These figures account only for the American fishing vessels. We do not yet have accurate numbers from the Canadian Fisheries. We have first hand accounts of whales weaving in and out of the nets to feed. They came back for the salmon day after day, year after year, decade after decade. During some early years they were shot at and seal bombed because they were perceived as competition, and took their share of fish.

If our detractor's logic of "boats harming whales" were applied to the time period of heavy commercial fishing, we find some interesting results. We find that the population of our resident pods fluctuates independent of boat numbers.

We could make assumptions during some time periods that when there were more boats, there were more whales. However the point is to show, as many scientists have documented, there are many more variables other than boat traffic affecting resident killer whale populations.

Another fact often ignored by opponents to boat based whale watching, is that the two resident pods most frequently seen in this area (Pods J and K) have not only maintained their numbers between 1996-2002, but also now equal or exceed their highest numbers recorded.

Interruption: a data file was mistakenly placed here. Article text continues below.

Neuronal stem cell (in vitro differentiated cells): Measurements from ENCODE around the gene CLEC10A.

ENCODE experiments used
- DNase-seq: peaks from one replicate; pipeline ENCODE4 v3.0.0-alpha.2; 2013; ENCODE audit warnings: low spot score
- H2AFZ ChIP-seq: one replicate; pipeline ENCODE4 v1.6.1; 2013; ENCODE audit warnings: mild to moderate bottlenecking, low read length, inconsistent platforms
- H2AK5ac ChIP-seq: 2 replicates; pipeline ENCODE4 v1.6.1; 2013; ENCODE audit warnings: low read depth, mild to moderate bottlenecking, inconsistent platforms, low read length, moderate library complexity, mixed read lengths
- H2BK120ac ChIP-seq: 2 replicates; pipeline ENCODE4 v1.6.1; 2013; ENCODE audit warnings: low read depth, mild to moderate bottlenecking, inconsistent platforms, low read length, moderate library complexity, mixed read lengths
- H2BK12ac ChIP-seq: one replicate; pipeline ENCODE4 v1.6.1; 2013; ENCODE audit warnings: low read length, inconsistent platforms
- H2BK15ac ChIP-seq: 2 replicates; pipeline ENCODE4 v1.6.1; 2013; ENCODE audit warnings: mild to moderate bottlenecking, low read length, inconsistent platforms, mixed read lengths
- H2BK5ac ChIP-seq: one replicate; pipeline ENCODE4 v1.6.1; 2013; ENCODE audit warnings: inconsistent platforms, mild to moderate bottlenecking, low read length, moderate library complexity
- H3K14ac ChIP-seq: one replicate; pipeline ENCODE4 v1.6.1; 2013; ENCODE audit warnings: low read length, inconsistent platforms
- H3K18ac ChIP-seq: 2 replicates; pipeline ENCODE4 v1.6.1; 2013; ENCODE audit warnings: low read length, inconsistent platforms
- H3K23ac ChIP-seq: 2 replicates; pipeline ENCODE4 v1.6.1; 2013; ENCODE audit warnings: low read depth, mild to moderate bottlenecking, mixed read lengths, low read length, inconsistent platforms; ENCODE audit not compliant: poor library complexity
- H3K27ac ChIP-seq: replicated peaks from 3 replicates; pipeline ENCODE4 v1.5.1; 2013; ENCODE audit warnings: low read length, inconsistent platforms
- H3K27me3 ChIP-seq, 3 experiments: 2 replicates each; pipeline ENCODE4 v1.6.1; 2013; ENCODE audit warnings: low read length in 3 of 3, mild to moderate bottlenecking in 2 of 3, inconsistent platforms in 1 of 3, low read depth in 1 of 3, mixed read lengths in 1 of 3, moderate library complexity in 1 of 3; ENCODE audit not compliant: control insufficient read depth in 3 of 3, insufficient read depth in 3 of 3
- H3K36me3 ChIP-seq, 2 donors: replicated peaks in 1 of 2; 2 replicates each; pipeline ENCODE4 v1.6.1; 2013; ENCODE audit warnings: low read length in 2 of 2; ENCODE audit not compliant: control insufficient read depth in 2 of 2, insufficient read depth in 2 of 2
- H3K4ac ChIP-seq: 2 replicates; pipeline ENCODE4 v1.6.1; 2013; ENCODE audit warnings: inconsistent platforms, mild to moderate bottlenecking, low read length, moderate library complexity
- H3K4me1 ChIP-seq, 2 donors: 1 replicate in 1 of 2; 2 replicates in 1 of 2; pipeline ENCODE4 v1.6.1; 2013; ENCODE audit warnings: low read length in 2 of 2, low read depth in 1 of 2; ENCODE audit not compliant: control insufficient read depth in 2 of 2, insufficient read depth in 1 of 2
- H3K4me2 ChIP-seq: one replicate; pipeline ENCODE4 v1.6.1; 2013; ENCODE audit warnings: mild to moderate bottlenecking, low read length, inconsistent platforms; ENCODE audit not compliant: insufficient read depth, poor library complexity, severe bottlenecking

The pod viewed the least amount by whale watch vessels is L-Pod, which is suffering from both low birth rates, and high mortality. There is research currently being conducted to help understand where these whales spend the majority of their year.

We call these pods resident, but L-Pod is the least resident of all three pods in the Southern Resident Community. This is one of the many variables that is vaguely understood. This type of research should be the focus of those people who have the whale's best interest in mind. These are the people we support.

Data from The Whale Museum Soundwatch program show the average number of vessels around whales to be 20 over the past six years. Of those 20 vessels, just over half (10-12) are commercial whale watch vessels (2003, The Whale Museum).